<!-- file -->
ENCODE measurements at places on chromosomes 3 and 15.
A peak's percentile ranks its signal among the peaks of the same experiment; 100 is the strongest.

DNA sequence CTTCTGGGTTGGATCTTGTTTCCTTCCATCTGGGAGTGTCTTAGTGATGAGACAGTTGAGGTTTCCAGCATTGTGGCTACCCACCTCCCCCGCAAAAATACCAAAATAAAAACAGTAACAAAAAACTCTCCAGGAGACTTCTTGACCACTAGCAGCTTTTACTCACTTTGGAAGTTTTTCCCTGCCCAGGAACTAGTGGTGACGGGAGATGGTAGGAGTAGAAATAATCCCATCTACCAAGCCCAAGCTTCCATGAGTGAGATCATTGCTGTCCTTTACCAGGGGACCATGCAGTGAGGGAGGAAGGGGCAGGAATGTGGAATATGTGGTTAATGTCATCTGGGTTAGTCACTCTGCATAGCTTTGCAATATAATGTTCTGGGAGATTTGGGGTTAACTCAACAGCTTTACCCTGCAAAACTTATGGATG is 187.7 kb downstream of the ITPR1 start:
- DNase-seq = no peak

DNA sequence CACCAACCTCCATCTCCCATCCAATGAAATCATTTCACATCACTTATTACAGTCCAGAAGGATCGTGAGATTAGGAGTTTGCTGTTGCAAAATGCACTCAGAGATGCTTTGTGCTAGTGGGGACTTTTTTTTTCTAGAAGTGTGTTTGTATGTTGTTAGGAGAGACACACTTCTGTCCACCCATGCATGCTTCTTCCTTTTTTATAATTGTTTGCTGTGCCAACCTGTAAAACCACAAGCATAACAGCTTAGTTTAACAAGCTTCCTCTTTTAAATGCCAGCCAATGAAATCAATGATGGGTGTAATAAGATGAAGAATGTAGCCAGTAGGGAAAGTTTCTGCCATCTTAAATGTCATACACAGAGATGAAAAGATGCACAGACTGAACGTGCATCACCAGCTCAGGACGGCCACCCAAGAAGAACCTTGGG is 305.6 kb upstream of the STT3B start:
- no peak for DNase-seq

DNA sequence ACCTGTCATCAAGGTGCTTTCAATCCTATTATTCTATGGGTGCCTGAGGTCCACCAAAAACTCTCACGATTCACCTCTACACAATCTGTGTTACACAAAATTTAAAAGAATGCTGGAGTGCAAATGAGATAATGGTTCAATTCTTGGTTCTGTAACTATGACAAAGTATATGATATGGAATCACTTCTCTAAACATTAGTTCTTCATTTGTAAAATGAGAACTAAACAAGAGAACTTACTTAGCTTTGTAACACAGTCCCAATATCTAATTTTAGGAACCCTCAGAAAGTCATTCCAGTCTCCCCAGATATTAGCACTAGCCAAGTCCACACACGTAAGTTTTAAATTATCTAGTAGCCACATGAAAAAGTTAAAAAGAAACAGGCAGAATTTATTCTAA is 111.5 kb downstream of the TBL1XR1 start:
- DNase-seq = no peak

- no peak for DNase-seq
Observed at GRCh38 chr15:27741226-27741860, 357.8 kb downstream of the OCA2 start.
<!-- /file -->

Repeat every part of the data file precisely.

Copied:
ENCODE measurements at places on chromosomes 3 and 15.
A peak's percentile ranks its signal among the peaks of the same experiment; 100 is the strongest.

DNA sequence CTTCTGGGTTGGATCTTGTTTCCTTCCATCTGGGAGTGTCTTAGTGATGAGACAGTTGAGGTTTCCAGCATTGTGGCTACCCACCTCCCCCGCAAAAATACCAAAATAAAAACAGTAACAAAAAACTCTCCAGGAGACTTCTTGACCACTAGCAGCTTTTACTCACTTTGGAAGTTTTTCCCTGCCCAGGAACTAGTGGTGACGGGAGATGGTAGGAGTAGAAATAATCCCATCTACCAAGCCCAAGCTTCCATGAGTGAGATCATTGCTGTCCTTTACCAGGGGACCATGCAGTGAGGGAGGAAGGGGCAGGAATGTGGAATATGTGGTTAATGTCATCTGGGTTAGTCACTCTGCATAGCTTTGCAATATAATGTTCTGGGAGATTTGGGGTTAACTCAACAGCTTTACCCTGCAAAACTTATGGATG is 187.7 kb downstream of the ITPR1 start:
- DNase-seq = no peak

DNA sequence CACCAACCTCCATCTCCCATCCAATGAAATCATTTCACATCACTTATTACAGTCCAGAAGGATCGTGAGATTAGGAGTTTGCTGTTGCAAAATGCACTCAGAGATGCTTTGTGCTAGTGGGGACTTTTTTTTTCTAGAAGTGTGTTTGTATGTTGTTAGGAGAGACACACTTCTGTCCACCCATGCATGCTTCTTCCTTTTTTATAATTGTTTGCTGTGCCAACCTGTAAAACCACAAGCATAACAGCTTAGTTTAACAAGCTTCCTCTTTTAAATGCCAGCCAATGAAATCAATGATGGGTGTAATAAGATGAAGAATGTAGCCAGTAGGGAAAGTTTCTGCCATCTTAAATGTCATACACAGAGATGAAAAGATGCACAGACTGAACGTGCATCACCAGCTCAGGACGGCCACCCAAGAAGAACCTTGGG is 305.6 kb upstream of the STT3B start:
- no peak for DNase-seq

DNA sequence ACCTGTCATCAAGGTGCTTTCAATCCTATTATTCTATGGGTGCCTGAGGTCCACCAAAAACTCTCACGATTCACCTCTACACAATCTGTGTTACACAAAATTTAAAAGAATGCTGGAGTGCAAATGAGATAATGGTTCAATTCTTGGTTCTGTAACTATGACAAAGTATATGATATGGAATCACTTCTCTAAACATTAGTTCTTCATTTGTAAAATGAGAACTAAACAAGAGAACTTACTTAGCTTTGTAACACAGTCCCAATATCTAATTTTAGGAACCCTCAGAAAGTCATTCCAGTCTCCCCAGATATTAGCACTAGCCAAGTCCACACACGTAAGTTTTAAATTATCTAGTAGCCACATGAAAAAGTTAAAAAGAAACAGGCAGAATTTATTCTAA is 111.5 kb downstream of the TBL1XR1 start:
- DNase-seq = no peak

- no peak for DNase-seq
Observed at GRCh38 chr15:27741226-27741860, 357.8 kb downstream of the OCA2 start.